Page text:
Recent Educational Research

A De-escalation Exercise for Upset Students

Students that are nervous or anxious are extremely common in our classrooms. The most obvious indicators of anxiety include inappropriate behaviours or outbursts, unfavourable comments, and anxiety-induced motions such as fidgeting, leg shaking, and hand clenching, to name a few. These indications should elicit instant concern and alert educators to the possibility that a response may be required. To assist the student into a self-regulated mindset, the teacher must first figure out how to do so.

Before we go any further, let’s go through what’s going on with a pupil who’s having an outburst. In this instance, cortisol is being released, which is important for keeping individuals alive in the face of danger. Cortisol, also known as the “stress hormone,” is a hormone that plays an important role in our ability to protect ourselves. When we are faced with a stressful circumstance, the production of cortisol allows us to respond more quickly. However, this comes at a cost, since it has a severe impact on the brain’s ability to function at its best.

Consider the following scenario: you’re out on a surfboard in the water, waiting for the perfect wave. A little distance away, you notice a shark fin poking its head out of the water and heading in your direction. In an instant, two chemicals—cortisol and adrenaline—are produced, putting you into the “fight, flight, or freeze” response. You can fight the shark, leave by paddling as quickly as you can, or freeze and hope the shark loses interest. You are experiencing stress, anxiety, uncertainty, and fear as a result of your elevated cortisol levels, no matter what you do in reaction to the situation.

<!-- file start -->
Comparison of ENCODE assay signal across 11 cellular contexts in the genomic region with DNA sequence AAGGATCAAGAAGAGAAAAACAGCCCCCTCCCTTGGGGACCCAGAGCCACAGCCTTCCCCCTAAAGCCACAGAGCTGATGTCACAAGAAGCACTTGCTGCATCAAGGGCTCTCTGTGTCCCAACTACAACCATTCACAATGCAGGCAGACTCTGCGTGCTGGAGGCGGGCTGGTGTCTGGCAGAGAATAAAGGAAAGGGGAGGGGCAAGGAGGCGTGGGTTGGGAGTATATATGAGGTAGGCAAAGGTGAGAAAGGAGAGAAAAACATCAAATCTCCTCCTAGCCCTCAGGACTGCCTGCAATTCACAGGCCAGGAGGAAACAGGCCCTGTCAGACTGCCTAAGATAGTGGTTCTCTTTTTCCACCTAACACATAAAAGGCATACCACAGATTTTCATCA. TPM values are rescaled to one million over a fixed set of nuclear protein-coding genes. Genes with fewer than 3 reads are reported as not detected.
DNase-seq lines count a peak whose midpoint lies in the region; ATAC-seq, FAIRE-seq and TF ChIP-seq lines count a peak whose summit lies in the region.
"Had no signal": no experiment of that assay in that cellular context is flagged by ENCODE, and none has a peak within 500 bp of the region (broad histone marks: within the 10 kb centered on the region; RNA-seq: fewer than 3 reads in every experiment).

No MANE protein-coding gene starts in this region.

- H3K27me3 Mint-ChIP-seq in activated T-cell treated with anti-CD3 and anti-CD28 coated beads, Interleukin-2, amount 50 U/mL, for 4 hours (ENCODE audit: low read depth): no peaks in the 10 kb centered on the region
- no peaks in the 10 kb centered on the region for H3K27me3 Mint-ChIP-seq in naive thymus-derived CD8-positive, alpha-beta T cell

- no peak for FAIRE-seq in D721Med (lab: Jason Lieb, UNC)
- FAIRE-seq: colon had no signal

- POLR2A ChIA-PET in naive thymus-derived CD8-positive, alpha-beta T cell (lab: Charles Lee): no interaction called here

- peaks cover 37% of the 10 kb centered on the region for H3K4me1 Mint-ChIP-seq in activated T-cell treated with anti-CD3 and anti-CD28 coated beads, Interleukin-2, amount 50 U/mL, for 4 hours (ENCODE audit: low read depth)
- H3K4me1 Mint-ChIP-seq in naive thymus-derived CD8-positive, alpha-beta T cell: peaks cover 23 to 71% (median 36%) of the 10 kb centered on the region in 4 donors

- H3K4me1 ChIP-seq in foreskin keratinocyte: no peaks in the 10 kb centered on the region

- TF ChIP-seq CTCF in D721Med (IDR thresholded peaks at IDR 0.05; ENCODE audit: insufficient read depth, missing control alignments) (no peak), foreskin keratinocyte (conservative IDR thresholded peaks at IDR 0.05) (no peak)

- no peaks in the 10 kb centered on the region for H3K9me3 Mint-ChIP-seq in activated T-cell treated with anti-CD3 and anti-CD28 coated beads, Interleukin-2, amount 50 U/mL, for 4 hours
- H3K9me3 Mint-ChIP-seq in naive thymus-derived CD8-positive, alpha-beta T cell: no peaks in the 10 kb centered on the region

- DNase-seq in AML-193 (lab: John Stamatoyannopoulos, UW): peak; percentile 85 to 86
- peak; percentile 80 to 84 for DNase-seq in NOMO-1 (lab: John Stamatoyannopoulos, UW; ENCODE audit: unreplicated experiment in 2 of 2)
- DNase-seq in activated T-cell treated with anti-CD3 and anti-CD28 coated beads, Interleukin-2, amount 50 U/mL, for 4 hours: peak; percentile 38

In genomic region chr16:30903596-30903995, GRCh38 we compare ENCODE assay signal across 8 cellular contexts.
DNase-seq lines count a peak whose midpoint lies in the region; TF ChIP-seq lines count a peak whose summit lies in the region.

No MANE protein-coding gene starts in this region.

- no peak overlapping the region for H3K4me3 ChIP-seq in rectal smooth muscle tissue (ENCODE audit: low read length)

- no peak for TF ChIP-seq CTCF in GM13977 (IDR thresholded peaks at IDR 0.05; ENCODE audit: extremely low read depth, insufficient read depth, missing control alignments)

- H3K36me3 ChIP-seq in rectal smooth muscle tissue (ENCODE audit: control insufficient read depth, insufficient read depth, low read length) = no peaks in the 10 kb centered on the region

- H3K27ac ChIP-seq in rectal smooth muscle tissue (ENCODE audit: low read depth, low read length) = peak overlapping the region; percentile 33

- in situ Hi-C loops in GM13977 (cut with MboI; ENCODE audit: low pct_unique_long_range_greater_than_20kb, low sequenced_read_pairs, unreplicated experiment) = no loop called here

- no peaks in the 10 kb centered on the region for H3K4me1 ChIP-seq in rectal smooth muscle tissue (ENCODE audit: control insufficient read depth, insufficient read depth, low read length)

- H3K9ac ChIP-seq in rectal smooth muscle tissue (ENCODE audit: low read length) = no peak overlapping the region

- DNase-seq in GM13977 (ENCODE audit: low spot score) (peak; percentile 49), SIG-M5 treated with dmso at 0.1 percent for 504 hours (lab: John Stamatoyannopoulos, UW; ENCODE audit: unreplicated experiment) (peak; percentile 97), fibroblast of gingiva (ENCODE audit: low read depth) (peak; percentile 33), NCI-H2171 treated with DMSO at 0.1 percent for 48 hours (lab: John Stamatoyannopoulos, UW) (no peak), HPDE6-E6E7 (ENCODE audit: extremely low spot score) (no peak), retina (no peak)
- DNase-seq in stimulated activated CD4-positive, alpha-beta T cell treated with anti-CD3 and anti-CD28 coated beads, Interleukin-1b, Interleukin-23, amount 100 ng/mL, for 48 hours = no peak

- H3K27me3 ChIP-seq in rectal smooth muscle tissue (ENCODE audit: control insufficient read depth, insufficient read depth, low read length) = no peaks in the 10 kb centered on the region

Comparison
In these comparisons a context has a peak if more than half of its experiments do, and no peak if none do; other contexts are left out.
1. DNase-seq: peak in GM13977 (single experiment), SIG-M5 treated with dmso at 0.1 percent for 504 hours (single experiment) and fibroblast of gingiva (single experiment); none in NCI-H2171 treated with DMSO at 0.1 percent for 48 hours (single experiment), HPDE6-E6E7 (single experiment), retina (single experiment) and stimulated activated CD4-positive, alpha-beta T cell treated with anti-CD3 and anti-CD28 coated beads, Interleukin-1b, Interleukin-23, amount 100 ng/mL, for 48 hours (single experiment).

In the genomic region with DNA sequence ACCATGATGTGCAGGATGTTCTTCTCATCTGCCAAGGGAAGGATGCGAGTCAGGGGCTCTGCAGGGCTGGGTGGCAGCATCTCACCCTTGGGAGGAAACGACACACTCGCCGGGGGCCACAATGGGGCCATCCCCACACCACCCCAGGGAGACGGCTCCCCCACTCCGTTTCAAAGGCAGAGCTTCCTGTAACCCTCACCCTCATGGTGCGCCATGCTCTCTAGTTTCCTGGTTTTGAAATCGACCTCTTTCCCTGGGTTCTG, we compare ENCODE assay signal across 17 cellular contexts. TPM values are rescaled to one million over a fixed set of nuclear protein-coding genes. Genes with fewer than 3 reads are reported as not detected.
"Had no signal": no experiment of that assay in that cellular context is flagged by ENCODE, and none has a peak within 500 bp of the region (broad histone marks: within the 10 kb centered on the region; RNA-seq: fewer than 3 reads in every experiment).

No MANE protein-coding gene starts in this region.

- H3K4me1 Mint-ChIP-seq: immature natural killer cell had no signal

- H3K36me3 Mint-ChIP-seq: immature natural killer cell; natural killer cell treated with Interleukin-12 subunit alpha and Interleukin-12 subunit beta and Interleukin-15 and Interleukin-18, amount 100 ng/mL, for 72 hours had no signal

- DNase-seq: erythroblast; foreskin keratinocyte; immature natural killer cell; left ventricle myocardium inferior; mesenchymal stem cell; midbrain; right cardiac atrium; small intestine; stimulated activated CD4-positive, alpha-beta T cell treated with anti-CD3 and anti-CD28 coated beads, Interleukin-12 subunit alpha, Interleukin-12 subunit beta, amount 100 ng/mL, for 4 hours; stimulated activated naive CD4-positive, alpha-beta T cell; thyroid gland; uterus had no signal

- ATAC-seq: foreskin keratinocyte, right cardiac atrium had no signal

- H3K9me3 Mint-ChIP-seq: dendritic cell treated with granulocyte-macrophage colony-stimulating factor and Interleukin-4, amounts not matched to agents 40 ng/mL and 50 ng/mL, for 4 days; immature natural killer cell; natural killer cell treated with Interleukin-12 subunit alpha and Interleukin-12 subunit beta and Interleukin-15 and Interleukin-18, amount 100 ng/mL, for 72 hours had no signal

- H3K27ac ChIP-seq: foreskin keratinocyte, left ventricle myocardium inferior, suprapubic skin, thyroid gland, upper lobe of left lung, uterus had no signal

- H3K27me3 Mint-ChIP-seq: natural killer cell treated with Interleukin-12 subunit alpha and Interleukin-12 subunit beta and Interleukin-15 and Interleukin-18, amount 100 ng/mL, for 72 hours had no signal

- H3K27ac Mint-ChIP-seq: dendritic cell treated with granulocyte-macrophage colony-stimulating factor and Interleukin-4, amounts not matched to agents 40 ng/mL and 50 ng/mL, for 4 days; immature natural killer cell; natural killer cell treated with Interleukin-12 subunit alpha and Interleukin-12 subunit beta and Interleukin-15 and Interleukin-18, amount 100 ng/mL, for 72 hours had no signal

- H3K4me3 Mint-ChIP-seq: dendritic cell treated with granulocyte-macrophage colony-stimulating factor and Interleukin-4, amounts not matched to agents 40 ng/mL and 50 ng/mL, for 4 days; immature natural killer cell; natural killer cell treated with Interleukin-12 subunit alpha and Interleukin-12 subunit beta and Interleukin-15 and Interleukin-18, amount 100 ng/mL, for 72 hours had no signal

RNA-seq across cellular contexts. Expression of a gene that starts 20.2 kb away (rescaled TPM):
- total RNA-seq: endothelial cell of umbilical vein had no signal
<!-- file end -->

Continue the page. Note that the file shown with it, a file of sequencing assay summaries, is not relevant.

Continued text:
Consider how this may appear in a learning setting for the time being. Two pupils realise at the end of a science class that they have received a bad grade on a scientific test they took. However, unlike the approaching shark, there is no danger to life or limb, and the physiological response is the same as well. They are worried and their cortisol levels are high, which is a state of mind that does not allow for clear, conscious thought to occur. When the two pupils walk into their English session, they are noticeably distressed. Neither of them looks up from their desk and begins to cry, while the other tosses his or her book bag on the floor and punches the desk. The instructor must be aware of these indications before the first day of school.

THE STRESS RESPONSE AND THE BRAIN

It is difficult to understand the young brain because it is perplexing, complex, and sometimes misunderstood, not just from the standpoint of adults, but also and perhaps more crucially, from the perspective of the students themselves. For pupils to comprehend how their brain functions, it is necessary to teach them about a few different areas of the brain and the functions that each of these sections does. Teach them about the amygdala, prefrontal cortex, and hippocampus to keep things simple for them.

When it is necessary, the amygdala directs fast responses, such as the fight, flight, or freeze response. It is the amygdala that responds to threats faster than the prefrontal cortex, which leads to the ability to make decisions and problem-solve, and the hippocampus, which is responsible for recalling details and storing memories. As a result, the two parts of the brain that are most important for academic work are skipped. It is as a result of this that people who are worried, tense, or afraid are more likely to make poor decisions, lack clarity in their thought processes, and act impulsively.